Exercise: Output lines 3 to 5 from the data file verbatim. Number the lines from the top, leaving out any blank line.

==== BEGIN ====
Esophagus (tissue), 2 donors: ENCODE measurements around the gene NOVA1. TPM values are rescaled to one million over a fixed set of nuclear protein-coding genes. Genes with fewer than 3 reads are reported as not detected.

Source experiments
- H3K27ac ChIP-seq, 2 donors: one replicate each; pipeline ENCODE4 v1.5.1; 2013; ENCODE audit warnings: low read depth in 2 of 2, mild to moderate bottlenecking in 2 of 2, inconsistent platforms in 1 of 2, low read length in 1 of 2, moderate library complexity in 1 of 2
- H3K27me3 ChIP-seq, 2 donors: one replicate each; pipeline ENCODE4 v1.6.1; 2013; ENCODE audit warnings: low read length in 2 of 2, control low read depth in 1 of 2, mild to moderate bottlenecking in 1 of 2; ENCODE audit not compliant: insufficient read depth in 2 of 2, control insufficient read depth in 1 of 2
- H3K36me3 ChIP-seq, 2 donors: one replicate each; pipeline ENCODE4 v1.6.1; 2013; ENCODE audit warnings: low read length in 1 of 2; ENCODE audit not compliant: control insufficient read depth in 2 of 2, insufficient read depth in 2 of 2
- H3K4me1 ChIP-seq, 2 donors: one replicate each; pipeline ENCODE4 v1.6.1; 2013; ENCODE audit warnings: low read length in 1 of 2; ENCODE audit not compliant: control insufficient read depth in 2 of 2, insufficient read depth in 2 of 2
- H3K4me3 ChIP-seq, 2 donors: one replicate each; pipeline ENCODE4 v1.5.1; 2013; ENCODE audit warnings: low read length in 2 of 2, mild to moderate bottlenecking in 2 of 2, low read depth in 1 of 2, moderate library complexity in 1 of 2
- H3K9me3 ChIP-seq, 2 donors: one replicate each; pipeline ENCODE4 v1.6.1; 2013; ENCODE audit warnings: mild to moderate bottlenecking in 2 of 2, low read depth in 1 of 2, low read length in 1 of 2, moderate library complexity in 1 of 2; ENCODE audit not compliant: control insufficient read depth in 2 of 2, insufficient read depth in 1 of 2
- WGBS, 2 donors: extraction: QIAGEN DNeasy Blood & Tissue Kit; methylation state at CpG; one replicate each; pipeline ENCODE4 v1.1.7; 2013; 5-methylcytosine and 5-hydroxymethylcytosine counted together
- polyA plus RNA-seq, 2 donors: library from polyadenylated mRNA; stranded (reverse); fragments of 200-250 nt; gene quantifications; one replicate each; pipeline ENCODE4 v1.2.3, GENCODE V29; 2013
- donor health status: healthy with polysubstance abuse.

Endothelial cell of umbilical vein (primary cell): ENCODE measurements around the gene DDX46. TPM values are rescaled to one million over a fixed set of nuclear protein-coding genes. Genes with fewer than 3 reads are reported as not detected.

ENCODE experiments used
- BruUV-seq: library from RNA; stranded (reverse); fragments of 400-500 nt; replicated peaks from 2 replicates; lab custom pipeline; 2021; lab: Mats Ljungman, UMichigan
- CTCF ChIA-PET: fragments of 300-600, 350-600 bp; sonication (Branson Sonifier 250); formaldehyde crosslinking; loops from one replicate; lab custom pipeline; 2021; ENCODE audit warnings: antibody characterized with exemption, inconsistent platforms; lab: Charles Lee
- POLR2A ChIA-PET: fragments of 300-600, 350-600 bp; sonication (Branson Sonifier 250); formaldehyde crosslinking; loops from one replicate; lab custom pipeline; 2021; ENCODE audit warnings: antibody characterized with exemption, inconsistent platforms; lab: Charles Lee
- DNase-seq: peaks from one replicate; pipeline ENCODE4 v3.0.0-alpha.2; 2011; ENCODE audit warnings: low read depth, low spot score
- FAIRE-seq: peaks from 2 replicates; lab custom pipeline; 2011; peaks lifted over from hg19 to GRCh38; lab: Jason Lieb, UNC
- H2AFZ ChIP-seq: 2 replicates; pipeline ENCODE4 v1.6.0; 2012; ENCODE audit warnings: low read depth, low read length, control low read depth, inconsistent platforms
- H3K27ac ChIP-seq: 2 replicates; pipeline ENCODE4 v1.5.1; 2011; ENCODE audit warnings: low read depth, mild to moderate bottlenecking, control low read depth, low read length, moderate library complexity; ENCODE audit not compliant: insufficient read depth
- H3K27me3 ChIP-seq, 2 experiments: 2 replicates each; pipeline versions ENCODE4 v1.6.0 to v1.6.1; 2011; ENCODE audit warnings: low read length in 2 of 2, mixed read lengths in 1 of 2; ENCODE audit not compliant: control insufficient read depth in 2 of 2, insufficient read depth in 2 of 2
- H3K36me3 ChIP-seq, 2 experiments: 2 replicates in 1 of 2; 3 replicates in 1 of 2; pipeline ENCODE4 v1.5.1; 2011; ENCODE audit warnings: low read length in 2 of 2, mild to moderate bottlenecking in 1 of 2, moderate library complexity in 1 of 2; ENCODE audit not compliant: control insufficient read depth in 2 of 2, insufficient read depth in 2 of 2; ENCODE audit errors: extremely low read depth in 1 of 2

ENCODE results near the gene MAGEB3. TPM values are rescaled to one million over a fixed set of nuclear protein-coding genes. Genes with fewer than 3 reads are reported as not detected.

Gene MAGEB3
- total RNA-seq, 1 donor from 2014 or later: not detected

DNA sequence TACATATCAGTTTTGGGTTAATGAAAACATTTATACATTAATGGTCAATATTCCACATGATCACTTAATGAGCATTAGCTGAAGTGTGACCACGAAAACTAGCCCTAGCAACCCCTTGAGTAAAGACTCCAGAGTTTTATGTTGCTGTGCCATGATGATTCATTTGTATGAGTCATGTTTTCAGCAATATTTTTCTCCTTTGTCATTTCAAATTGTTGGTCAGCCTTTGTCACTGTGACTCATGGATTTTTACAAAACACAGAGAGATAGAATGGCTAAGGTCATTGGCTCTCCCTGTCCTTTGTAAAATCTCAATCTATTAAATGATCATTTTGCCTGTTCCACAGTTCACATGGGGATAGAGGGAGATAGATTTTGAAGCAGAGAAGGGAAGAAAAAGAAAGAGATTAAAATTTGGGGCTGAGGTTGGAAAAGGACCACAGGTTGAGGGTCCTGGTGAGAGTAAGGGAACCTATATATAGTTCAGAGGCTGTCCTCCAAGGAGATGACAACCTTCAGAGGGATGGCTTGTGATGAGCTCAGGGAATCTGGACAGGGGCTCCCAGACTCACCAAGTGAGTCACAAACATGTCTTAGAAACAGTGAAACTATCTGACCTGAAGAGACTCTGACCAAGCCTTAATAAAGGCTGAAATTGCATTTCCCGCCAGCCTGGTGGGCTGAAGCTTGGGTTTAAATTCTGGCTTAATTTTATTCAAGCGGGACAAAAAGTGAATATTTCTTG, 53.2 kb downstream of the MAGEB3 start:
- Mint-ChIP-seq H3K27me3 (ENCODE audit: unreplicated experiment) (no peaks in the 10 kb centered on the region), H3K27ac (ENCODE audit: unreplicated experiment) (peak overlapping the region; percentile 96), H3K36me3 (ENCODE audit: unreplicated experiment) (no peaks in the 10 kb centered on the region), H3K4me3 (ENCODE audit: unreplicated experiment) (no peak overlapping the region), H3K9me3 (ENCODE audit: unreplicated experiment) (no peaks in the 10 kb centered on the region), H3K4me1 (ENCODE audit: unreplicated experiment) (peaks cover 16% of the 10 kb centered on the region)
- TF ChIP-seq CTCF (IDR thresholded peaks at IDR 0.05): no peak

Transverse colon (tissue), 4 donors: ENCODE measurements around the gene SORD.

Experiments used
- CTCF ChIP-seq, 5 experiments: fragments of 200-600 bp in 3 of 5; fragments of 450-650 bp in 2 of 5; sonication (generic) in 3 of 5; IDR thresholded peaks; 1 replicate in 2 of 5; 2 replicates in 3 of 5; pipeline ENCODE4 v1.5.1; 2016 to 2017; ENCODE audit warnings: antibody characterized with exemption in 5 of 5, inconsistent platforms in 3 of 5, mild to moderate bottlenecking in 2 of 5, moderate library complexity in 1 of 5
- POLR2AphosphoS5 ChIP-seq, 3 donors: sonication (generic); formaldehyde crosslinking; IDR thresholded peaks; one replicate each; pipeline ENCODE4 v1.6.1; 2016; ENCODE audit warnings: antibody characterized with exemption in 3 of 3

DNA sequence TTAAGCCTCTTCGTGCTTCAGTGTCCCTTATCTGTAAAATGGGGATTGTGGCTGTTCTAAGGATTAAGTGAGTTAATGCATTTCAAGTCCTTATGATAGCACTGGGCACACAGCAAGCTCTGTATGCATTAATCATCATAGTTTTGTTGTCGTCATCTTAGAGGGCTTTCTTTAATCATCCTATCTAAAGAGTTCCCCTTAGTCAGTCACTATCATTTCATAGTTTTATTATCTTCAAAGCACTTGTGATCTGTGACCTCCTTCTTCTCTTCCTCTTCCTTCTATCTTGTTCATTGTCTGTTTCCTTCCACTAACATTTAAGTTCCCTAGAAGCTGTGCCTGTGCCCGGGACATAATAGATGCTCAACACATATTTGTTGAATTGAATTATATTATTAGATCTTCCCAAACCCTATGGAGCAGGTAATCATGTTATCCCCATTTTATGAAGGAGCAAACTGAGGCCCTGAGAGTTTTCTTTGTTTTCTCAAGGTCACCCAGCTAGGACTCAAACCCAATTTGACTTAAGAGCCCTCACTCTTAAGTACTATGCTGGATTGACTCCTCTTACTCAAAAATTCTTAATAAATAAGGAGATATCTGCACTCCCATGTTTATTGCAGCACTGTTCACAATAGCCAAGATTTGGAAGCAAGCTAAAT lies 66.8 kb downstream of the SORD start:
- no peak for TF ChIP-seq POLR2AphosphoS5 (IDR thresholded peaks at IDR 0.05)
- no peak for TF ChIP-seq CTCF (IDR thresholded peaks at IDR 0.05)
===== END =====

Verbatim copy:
- H3K27ac ChIP-seq, 2 donors: one replicate each; pipeline ENCODE4 v1.5.1; 2013; ENCODE audit warnings: low read depth in 2 of 2, mild to moderate bottlenecking in 2 of 2, inconsistent platforms in 1 of 2, low read length in 1 of 2, moderate library complexity in 1 of 2
- H3K27me3 ChIP-seq, 2 donors: one replicate each; pipeline ENCODE4 v1.6.1; 2013; ENCODE audit warnings: low read length in 2 of 2, control low read depth in 1 of 2, mild to moderate bottlenecking in 1 of 2; ENCODE audit not compliant: insufficient read depth in 2 of 2, control insufficient read depth in 1 of 2
- H3K36me3 ChIP-seq, 2 donors: one replicate each; pipeline ENCODE4 v1.6.1; 2013; ENCODE audit warnings: low read length in 1 of 2; ENCODE audit not compliant: control insufficient read depth in 2 of 2, insufficient read depth in 2 of 2